In 1940, a group of boys in France came across the most fabulous cave paintings in the world, while looking for a lost dog near the village of Montignac. I have wanted to visit the site ever since. But before I was born the caves were closed; with visitors had arrived algae, fungi and carbon dioxide which had affected the art and it looked like it would be damaged irreparably.
The slightly bonkers, but very effective solution was to build an exact replica of the cave, every curve and contour reproduced to within millimetres, and to recreate the original paintings using the same materials as the original Palaeolithic artists.

I am cynical of this sort of stuff, and dislike the Disneyfication of heritage enormously, but actually Lascaux II works. You can see it, experience it, comprehend how the artists used the contours of the rock to inform the shape of the animals they were painting. You are actually underground; the air is damp and cold. Ambition more or less achieved.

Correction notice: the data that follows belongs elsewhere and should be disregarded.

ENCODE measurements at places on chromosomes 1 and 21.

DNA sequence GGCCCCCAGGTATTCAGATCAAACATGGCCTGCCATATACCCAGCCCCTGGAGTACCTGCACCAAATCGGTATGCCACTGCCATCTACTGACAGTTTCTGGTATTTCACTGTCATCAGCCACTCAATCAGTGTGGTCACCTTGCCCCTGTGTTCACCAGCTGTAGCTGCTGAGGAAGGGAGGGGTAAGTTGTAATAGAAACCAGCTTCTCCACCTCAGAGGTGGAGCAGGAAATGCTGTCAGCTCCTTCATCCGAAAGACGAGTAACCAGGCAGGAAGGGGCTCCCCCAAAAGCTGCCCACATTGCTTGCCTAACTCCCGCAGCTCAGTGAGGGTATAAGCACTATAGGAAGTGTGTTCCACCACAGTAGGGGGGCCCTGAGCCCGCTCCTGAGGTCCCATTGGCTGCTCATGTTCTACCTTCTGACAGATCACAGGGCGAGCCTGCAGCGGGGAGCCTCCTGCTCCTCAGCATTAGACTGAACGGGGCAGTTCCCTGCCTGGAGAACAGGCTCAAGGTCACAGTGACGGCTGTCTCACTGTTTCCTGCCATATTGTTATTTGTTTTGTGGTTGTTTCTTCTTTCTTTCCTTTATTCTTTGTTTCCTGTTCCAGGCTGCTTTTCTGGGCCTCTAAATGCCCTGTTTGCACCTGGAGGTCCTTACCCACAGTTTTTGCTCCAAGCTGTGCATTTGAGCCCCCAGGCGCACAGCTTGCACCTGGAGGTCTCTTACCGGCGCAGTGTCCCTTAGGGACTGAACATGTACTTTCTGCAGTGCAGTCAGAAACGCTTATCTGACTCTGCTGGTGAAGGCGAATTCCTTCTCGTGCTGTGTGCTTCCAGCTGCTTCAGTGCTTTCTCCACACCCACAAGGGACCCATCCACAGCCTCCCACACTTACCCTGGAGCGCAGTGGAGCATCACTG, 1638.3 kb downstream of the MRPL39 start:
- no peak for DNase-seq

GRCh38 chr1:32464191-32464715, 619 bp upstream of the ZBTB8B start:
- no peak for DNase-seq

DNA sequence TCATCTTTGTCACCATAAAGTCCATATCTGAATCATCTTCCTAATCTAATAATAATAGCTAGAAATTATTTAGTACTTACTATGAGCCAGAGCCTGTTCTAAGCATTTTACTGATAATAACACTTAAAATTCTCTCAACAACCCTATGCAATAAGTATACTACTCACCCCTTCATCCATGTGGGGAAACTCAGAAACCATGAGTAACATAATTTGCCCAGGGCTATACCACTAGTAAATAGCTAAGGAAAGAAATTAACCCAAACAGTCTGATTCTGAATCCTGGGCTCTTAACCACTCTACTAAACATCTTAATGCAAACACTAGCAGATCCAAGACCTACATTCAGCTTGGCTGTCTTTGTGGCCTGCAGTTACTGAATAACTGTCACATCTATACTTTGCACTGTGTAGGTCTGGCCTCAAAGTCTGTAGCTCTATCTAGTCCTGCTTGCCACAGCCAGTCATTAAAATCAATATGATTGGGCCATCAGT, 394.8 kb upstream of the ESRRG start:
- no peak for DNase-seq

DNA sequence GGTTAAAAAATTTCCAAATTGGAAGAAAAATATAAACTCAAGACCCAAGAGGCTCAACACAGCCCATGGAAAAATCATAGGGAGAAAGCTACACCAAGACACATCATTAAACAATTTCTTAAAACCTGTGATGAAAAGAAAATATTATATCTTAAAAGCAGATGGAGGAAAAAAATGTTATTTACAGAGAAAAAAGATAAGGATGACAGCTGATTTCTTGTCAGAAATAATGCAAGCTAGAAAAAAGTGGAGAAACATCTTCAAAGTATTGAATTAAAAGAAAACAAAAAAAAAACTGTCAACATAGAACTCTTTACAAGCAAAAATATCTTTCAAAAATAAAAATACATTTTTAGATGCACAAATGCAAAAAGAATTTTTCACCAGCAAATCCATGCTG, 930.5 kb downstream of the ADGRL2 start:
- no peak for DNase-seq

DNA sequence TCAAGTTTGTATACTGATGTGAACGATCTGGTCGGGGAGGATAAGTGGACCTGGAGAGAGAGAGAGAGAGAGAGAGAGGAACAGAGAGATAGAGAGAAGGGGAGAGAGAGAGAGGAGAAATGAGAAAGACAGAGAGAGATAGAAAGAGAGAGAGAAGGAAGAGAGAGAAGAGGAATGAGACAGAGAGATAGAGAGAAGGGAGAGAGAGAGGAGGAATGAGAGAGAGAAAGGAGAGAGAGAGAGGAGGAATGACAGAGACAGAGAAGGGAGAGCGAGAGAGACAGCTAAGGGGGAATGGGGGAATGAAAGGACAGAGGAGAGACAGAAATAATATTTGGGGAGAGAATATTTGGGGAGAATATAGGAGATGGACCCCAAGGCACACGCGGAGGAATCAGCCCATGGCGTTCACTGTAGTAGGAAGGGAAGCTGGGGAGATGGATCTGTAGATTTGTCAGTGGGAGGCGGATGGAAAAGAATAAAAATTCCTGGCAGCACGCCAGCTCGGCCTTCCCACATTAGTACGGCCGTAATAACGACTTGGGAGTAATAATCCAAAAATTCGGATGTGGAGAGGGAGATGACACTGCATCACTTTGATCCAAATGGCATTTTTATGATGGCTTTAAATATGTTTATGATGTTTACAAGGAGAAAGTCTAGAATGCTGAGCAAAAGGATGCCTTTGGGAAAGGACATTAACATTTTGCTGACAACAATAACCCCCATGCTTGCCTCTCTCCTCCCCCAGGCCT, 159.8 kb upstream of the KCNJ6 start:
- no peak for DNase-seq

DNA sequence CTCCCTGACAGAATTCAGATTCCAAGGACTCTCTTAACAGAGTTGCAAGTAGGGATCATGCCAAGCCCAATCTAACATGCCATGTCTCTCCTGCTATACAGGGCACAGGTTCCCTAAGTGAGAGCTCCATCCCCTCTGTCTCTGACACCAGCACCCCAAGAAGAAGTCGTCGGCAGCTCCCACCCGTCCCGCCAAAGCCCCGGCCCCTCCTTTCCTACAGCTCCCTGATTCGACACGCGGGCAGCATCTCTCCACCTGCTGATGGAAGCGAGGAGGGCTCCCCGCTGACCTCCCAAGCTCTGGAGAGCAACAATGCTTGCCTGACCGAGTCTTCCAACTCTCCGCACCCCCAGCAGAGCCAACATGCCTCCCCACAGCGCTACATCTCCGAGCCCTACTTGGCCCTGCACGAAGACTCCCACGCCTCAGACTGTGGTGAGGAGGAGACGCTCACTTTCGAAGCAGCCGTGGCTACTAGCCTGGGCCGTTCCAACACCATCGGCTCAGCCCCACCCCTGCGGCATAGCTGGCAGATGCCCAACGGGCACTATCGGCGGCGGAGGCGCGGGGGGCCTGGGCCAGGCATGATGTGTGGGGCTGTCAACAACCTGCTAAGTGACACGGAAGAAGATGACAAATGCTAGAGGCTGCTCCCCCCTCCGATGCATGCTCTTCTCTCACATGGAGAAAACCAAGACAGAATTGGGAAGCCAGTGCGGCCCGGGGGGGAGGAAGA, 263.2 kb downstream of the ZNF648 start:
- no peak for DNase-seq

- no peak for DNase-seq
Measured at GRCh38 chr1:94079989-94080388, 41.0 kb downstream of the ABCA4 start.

Further Notes on Natural History, Perpignan, three days later
  • The very south of France where it joins Spain is, relatively speaking outside my comfort zone. Unlike England, things are like, totally dry. Many plants have reduced or leathery leaves to limit water loss so it is a bit like pitching up in a Biology demonstration. And rather than strolling around contentedly scoffing plants, snails congregate like clusters of calcareous flowers on the twigs in the super-littoral zone, aestivating to retain water in the baking heat. It is a different world.
  • Turns out les garçons do not like it much when a lady driving a heavily laden seven-seater with roofbox and a GB number plate overtakes them. But this is not confined to France.
  • Swallowtail butterflies are too lovely to be real.




The Loire Valley, five days after that...